Eating Disorders: Outcome, Prevention and Treatment of Eating Disorders

David I. Ben-Tovim


Curr Opin Psychiatry. 2003;16(1) 

In This Article

Abstract and Introduction

Purpose of Review: Eating disorders remain hard to treat, and difficult to prevent. Recent publications on the outcome of eating disorders, and structured analyses of attempts at prevention, point to a field in need of fresh approaches.
Recent Findings: The outcome of anorexia nervosa does not appear to have altered in the last 50 years. A recent large-scale outcome study found that existing treatments for eating disorders seemed without effect, though many patients with bulimia nervosa did well without making use of specialized treatment. Comprehensive reviews failed to find primary prevention programs to be of benefit and existing theories of the causation of eating disorders seem to lack specificity.
Summary: Much of the literature on the treatment and outcome of eating disorders lacks methodological robustness and ignores basic epidemiological principles. The absence of authoritative evidence for treatment effectiveness makes it increasingly hard to protect resource intensive treatments in anorexia and bulimia nervosa, and existing theories of the causation of the disorders are too non-specific to generate effective programs of prevention. New models are urgently required.

2002 is the 30th anniversary of the year I treated my first patient with anorexia nervosa. In 1972, the primary treatment in the unit I was working in consisted of: prolonged admission to hospital to gain weight to a prespecified target; individual, group and family psychotherapy; multidisciplinary social and occupational therapy: and prolonged outpatient follow-up after discharge. Controversies between the small numbers of specialist centres then involved in treating eating disorders centred on the still unresolved role of nasogastric feeding[1*] and the place of psychotropic medication in treatment programmes. Whilst we were concerned with the particular characteristics of young women with eating disorders who binged and vomited, it was only with the publication of the Diagnostic and Statistical Manual-111 in the early 1980s that the condition of bulimia nervosa came into clear sight.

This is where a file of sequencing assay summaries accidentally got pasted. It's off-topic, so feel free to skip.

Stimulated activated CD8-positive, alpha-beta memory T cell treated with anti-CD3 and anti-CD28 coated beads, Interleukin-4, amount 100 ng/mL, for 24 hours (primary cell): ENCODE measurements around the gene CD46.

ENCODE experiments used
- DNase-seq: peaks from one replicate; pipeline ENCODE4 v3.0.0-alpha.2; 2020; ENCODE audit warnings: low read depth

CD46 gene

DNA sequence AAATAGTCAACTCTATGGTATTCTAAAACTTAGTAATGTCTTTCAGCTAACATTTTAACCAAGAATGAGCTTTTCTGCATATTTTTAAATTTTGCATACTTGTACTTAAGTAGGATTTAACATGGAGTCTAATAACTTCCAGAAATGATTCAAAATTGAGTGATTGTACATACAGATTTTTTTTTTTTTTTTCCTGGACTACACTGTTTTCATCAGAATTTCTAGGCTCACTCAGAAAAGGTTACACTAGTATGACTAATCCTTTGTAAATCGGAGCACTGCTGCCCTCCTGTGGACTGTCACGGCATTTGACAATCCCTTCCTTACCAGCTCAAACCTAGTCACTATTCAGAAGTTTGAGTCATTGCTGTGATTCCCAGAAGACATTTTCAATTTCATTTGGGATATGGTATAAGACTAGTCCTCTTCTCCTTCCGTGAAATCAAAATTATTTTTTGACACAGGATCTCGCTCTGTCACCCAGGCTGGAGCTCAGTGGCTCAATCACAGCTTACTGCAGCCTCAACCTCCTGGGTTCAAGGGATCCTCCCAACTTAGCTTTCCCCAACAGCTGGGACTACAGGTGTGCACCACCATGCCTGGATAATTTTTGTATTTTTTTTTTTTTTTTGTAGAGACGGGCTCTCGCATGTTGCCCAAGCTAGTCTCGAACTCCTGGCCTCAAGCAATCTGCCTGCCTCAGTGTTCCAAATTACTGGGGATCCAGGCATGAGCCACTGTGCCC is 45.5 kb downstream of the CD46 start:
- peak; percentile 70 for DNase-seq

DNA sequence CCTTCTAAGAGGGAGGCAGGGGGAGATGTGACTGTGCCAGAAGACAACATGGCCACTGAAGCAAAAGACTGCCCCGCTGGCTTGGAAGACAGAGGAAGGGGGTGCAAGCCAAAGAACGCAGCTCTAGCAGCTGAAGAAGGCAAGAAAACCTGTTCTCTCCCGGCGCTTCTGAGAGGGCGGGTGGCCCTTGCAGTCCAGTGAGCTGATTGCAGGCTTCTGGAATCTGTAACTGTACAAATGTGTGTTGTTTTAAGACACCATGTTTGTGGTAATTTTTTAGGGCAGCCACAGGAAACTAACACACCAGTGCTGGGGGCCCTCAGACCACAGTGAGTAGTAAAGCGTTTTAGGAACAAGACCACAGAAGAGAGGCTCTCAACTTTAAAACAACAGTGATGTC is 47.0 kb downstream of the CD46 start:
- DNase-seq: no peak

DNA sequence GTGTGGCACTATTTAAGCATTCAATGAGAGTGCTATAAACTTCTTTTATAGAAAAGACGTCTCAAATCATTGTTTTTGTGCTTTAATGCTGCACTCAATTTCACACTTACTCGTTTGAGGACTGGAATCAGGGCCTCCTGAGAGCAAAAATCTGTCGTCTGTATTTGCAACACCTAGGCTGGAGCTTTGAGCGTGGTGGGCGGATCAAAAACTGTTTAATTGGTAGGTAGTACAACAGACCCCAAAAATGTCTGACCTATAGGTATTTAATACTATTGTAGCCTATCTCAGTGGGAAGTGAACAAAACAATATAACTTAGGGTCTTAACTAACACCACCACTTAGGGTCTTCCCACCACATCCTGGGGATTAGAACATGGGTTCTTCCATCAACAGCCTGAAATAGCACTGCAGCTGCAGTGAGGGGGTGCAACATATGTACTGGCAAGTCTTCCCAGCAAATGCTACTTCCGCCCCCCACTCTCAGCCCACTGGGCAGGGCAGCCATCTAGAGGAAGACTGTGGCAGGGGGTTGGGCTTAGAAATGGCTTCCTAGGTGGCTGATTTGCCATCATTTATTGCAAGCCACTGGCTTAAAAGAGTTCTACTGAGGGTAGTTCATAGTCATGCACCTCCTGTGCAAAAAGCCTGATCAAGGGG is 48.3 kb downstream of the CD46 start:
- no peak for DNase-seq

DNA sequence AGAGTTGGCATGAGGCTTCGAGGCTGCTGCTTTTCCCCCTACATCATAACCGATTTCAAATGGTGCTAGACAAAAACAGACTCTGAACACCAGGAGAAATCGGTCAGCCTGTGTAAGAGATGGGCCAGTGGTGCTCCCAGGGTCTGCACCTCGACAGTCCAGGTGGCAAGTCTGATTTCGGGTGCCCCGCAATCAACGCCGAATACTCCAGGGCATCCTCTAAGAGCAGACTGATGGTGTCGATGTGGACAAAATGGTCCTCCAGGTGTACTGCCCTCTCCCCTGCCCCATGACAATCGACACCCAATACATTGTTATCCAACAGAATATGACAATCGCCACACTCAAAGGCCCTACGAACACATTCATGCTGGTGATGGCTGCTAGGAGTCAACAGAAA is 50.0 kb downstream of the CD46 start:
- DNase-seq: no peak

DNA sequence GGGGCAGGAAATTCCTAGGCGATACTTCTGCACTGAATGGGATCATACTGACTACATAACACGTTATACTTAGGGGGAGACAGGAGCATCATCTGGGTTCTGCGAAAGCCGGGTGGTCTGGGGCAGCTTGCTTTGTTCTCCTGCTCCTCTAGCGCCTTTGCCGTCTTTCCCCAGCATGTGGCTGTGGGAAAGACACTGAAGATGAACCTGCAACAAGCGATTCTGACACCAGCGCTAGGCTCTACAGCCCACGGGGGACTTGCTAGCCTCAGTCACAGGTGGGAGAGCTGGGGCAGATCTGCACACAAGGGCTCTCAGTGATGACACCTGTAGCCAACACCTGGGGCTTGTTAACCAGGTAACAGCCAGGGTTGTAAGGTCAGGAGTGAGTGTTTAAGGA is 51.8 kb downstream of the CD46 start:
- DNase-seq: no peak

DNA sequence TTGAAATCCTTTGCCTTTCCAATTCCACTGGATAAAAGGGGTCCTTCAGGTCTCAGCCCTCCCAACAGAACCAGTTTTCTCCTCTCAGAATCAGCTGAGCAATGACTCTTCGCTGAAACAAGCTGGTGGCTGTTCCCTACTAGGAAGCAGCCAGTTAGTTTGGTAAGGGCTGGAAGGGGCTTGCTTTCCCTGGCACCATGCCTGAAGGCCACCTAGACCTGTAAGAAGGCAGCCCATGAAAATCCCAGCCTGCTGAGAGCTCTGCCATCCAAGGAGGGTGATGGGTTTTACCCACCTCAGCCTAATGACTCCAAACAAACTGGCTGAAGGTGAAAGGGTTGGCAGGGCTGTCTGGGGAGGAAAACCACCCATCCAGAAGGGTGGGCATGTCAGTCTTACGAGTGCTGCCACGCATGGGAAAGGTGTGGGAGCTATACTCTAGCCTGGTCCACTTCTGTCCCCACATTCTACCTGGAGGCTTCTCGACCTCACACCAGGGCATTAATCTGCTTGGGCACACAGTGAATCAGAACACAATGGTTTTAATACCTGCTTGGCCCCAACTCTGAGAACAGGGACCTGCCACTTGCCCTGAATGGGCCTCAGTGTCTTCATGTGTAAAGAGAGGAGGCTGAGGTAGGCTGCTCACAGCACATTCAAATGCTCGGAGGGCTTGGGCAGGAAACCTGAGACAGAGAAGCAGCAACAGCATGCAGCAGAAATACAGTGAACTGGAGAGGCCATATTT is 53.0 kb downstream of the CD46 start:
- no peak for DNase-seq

In the ensuing years, the overall burden of mortality and morbidity generated by eating disorders has become more explicit.[2**] Are we responding to that burden with rigorous evaluations of existing treatments and a drive towards continuous, evidence-based improvement in care? Hardly. Treatment programmes for patients with anorexia nervosa have remained largely unchanged for decades[3] and treatment studies in bulimia nervosa are either short in duration or lacking key elements that would confirm their validity.[4*] A number of recent publications on outcomes and prevention may however increase the pressure to re-evaluate existing attempts at both treatment and primary prevention, or at least stimulate discussion on the effectiveness of existing approaches.